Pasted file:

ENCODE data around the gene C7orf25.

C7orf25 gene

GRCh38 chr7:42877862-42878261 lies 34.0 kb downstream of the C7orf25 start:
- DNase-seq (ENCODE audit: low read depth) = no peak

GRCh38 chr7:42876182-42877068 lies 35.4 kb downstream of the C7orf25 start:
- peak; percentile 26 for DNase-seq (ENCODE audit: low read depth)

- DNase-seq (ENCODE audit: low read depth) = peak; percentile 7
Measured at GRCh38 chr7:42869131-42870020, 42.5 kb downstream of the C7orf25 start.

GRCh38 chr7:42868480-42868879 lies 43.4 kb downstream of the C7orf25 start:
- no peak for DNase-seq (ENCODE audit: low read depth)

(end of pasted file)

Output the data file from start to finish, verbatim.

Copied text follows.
ENCODE data around the gene C7orf25.

C7orf25 gene

GRCh38 chr7:42877862-42878261 lies 34.0 kb downstream of the C7orf25 start:
- DNase-seq (ENCODE audit: low read depth) = no peak

GRCh38 chr7:42876182-42877068 lies 35.4 kb downstream of the C7orf25 start:
- peak; percentile 26 for DNase-seq (ENCODE audit: low read depth)

- DNase-seq (ENCODE audit: low read depth) = peak; percentile 7
Measured at GRCh38 chr7:42869131-42870020, 42.5 kb downstream of the C7orf25 start.

GRCh38 chr7:42868480-42868879 lies 43.4 kb downstream of the C7orf25 start:
- no peak for DNase-seq (ENCODE audit: low read depth)